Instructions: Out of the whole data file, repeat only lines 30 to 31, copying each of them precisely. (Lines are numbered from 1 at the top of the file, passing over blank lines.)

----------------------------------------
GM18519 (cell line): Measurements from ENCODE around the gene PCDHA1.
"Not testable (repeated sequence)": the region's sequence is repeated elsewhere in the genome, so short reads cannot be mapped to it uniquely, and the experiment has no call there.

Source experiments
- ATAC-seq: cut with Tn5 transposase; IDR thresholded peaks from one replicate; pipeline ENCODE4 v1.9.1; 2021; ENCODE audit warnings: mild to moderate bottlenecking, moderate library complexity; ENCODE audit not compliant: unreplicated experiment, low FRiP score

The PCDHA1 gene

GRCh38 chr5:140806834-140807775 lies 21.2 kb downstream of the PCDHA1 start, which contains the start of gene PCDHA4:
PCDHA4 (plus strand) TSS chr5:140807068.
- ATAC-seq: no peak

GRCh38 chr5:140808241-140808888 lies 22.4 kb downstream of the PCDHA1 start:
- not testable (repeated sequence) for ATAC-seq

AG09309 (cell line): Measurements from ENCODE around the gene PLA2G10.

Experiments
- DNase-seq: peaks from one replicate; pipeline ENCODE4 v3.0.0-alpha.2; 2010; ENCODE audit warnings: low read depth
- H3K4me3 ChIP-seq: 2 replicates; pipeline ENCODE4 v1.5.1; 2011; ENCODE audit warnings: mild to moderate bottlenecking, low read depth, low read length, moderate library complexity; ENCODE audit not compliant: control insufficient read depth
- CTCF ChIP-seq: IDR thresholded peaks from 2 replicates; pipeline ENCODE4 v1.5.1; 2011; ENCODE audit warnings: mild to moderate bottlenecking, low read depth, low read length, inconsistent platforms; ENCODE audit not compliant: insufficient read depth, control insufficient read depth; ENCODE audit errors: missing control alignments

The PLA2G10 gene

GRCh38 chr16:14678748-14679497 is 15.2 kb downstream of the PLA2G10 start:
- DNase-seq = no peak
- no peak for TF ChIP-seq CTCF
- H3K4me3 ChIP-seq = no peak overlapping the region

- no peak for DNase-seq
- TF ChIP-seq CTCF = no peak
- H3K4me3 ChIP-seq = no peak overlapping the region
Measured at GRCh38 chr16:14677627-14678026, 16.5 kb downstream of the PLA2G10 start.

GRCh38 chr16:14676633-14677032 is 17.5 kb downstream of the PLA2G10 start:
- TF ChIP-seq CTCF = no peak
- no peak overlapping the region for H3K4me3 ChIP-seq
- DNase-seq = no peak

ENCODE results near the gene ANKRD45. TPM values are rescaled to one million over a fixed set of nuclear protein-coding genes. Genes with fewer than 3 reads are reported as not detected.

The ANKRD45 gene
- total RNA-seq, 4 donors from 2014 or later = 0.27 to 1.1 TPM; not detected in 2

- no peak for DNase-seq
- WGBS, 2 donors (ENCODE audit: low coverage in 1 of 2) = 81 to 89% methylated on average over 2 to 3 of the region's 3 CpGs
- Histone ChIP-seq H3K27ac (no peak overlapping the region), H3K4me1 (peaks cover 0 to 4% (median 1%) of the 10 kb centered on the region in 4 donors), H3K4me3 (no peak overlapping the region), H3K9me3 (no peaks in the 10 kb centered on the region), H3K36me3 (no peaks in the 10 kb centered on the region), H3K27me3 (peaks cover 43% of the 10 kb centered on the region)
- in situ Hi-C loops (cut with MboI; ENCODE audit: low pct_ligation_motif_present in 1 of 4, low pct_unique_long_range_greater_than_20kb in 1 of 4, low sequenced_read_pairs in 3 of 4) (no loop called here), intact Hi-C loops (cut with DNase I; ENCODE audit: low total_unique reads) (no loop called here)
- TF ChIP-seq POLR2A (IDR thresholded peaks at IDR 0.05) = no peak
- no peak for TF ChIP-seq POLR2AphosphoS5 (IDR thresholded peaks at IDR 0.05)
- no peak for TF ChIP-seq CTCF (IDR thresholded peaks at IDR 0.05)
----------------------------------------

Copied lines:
The ANKRD45 gene
- total RNA-seq, 4 donors from 2014 or later = 0.27 to 1.1 TPM; not detected in 2